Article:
In Advanced Manufacturing Technology, recyclability and design are two of the major practices that are taught. “I try to push my students to work out as many kinks as they can on the computer in CAD (computer-assisted drafting) because in a virtual work space you aren’t using any materials,” Mr. Goldstein explained. Within the CAD program students can test the strengths of their designs with stress tests before 3D printing them. Once the parts are designed, students can print parts with less infill, the inside part of a 3D print, which saves material. Mr. Goldstein continued, “I stress to my students all the time that they need to think about how much material they’re using and why are they using it.”  Johnson College uses biopolymers for 3D printing. These plastics like PET, a type of thermoplastic polymer resin, are made from vegetable starches and are both recyclable and biodegradable.

When it comes to building design, Mr. DeAngelis said, “Every building uses a little bit of sustainable practices.” Large companies like Geisinger, who are LEED (Leadership in Energy and Environmental Design) certified, are leading the way but a lot of smaller companies are also doing what they can to reduce their carbon footprint. Mr. DeAngelis thinks the idea of sustainability is slow to catch on because of how much it can cost upfront and many of the ideas are not entirely practical or traditional. He said, “People don’t want to put an earth roof on their house, it doesn’t look like what they’re used to.”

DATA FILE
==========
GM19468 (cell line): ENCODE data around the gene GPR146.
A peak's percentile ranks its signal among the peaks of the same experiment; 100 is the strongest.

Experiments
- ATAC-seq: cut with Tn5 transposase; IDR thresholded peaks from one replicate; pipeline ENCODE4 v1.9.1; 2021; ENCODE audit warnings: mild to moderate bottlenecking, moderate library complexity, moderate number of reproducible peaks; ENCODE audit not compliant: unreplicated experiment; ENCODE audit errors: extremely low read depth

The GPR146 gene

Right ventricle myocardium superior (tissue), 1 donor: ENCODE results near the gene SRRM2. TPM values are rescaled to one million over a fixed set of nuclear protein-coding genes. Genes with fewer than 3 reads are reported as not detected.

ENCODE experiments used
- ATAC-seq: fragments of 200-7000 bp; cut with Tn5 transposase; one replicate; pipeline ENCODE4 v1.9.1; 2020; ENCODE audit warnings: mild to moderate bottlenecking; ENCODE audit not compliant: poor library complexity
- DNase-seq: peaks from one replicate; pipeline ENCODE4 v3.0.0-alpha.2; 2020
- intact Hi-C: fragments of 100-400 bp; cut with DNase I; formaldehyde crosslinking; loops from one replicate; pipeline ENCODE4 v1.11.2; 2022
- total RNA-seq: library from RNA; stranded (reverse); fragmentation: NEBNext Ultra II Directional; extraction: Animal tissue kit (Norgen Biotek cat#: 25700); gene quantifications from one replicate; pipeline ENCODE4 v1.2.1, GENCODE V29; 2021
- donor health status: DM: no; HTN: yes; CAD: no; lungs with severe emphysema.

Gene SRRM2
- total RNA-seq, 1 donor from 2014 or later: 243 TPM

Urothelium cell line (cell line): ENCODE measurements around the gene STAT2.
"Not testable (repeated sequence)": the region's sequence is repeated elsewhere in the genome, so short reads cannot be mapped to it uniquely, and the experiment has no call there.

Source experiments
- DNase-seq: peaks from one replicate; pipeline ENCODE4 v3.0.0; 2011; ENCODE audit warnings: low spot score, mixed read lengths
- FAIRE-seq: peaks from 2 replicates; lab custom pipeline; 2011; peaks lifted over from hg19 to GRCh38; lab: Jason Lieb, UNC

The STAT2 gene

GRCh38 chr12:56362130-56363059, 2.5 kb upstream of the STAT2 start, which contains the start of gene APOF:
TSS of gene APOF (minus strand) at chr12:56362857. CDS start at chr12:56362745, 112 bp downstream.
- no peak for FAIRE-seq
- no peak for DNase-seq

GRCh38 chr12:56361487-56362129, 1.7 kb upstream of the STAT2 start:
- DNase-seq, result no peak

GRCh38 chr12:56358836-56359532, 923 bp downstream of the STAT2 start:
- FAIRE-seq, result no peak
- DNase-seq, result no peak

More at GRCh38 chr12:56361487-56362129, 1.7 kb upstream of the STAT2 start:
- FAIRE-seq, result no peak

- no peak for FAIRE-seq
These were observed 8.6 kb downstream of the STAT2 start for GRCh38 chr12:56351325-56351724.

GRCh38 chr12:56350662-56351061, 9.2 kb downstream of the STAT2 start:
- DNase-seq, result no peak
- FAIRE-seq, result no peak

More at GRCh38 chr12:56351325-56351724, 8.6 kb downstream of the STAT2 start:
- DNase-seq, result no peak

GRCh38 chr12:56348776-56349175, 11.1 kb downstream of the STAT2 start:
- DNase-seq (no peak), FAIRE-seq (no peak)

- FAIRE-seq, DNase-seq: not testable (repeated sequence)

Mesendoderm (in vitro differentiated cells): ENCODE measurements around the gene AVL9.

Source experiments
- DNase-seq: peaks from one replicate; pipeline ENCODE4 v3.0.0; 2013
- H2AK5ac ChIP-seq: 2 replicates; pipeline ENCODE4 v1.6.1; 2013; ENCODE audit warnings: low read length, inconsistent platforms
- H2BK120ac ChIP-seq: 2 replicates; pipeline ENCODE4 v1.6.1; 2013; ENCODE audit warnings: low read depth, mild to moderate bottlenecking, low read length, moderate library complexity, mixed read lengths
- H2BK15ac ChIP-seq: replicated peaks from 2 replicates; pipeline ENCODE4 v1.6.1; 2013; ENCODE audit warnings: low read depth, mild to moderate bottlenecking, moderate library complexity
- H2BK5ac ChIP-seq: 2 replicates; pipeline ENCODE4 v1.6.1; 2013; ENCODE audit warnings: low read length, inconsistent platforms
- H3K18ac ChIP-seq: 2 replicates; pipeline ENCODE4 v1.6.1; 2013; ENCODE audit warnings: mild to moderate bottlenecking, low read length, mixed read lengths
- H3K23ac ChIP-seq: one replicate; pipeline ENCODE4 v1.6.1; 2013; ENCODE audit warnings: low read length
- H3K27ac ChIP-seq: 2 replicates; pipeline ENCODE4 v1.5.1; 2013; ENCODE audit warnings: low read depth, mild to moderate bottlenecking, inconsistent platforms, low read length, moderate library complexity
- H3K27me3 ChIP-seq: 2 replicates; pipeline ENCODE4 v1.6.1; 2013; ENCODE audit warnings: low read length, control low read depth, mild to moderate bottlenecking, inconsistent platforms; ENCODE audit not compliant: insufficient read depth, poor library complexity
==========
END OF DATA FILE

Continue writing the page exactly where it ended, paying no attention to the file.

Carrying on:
Advanced Manufacturing classes are project based, so Mr. Goldstein likes to share real world examples with his students. He said that companies like Volkswagen are using 3D printers in their factories now. “They are being sustainable about that process. It takes them less time, less material, and less cost to actually make add-ons to their tooling.” He also mentioned that Ford 3D prints sand molds for their engine block designs. Mr. Goldstein said that the practice of sustainability is only going to grow. He said, “We’re going to see a continued explosion. Sustainability in industry means cost savings.”

Mr. DeAngelis explained that future jobs in engineering, architecture and contracting will all be thinking about environmental laws because they will have to. “The idea that you can throw something away is not a real idea,” said Mr. DeAngelis, “It’s either in a landfill or some other place.” The process of getting a building site approved can take up to 2 years. All the environmental impact questions need to be answered before that. He says that graduates from the Architectural Drafting and Design Technology program will be involved with the environmental conversation and will be using sustainable practices with every project they do. “So they might not be putting an earth roof on a building but they will be answering questions about ‘why not’.” They will be able to make suggestions that benefit the client as well as our ecosystem.

“The sky’s the limit for our students,” Mr. Goldstein says, “We’re not teaching them how to make a certain part, we’re teaching them how to use certain skills to manufacture anything.” This makes Johnson College graduates more competitive in the field. “When students graduate from here with a two year degree and they understand processes that four year engineering students do – such as understanding how to use artificial intelligence to modify design, to make it lighter and stronger and use less materials, they’re more sought after by employers and industry as a whole.”